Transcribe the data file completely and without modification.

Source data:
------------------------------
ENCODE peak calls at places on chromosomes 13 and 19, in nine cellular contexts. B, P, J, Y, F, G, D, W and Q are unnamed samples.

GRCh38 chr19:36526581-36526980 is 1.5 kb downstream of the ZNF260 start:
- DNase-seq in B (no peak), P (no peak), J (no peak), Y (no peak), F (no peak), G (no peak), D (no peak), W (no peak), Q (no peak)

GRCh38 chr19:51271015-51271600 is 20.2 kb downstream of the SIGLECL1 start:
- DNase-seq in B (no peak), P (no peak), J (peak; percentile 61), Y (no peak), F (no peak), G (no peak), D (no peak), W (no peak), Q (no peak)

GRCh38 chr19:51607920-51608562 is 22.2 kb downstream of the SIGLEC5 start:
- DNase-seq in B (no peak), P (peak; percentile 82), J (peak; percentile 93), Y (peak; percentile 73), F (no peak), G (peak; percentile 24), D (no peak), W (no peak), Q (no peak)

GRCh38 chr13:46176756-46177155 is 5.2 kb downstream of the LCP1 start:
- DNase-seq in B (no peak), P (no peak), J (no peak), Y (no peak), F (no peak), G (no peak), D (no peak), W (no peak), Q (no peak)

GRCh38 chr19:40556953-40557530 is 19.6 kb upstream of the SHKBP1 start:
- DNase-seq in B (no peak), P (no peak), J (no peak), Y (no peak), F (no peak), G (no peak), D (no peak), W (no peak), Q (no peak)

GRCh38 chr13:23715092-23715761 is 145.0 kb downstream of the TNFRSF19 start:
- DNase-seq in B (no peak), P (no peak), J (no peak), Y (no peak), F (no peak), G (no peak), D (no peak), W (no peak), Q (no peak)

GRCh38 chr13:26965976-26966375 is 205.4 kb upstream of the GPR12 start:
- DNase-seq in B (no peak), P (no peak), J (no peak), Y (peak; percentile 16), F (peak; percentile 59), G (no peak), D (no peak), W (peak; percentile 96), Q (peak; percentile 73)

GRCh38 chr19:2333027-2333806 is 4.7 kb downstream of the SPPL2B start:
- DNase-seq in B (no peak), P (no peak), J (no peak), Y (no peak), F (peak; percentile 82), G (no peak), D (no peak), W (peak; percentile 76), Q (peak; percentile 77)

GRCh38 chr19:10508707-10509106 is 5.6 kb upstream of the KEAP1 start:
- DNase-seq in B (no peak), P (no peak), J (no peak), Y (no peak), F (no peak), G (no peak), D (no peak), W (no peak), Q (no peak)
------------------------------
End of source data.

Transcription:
ENCODE peak calls at places on chromosomes 13 and 19, in nine cellular contexts. B, P, J, Y, F, G, D, W and Q are unnamed samples.

GRCh38 chr19:36526581-36526980 is 1.5 kb downstream of the ZNF260 start:
- DNase-seq in B (no peak), P (no peak), J (no peak), Y (no peak), F (no peak), G (no peak), D (no peak), W (no peak), Q (no peak)

GRCh38 chr19:51271015-51271600 is 20.2 kb downstream of the SIGLECL1 start:
- DNase-seq in B (no peak), P (no peak), J (peak; percentile 61), Y (no peak), F (no peak), G (no peak), D (no peak), W (no peak), Q (no peak)

GRCh38 chr19:51607920-51608562 is 22.2 kb downstream of the SIGLEC5 start:
- DNase-seq in B (no peak), P (peak; percentile 82), J (peak; percentile 93), Y (peak; percentile 73), F (no peak), G (peak; percentile 24), D (no peak), W (no peak), Q (no peak)

GRCh38 chr13:46176756-46177155 is 5.2 kb downstream of the LCP1 start:
- DNase-seq in B (no peak), P (no peak), J (no peak), Y (no peak), F (no peak), G (no peak), D (no peak), W (no peak), Q (no peak)

GRCh38 chr19:40556953-40557530 is 19.6 kb upstream of the SHKBP1 start:
- DNase-seq in B (no peak), P (no peak), J (no peak), Y (no peak), F (no peak), G (no peak), D (no peak), W (no peak), Q (no peak)

GRCh38 chr13:23715092-23715761 is 145.0 kb downstream of the TNFRSF19 start:
- DNase-seq in B (no peak), P (no peak), J (no peak), Y (no peak), F (no peak), G (no peak), D (no peak), W (no peak), Q (no peak)

GRCh38 chr13:26965976-26966375 is 205.4 kb upstream of the GPR12 start:
- DNase-seq in B (no peak), P (no peak), J (no peak), Y (peak; percentile 16), F (peak; percentile 59), G (no peak), D (no peak), W (peak; percentile 96), Q (peak; percentile 73)

GRCh38 chr19:2333027-2333806 is 4.7 kb downstream of the SPPL2B start:
- DNase-seq in B (no peak), P (no peak), J (no peak), Y (no peak), F (peak; percentile 82), G (no peak), D (no peak), W (peak; percentile 76), Q (peak; percentile 77)

GRCh38 chr19:10508707-10509106 is 5.6 kb upstream of the KEAP1 start:
- DNase-seq in B (no peak), P (no peak), J (no peak), Y (no peak), F (no peak), G (no peak), D (no peak), W (no peak), Q (no peak)